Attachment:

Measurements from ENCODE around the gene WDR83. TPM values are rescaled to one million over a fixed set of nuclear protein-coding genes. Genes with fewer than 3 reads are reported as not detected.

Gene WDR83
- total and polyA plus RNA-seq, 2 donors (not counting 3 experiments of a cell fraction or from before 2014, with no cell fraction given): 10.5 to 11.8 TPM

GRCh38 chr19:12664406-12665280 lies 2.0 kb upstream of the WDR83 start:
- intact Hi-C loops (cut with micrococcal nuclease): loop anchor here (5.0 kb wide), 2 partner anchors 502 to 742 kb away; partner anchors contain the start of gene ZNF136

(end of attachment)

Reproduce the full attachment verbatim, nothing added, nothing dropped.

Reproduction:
Measurements from ENCODE around the gene WDR83. TPM values are rescaled to one million over a fixed set of nuclear protein-coding genes. Genes with fewer than 3 reads are reported as not detected.

Gene WDR83
- total and polyA plus RNA-seq, 2 donors (not counting 3 experiments of a cell fraction or from before 2014, with no cell fraction given): 10.5 to 11.8 TPM

GRCh38 chr19:12664406-12665280 lies 2.0 kb upstream of the WDR83 start:
- intact Hi-C loops (cut with micrococcal nuclease): loop anchor here (5.0 kb wide), 2 partner anchors 502 to 742 kb away; partner anchors contain the start of gene ZNF136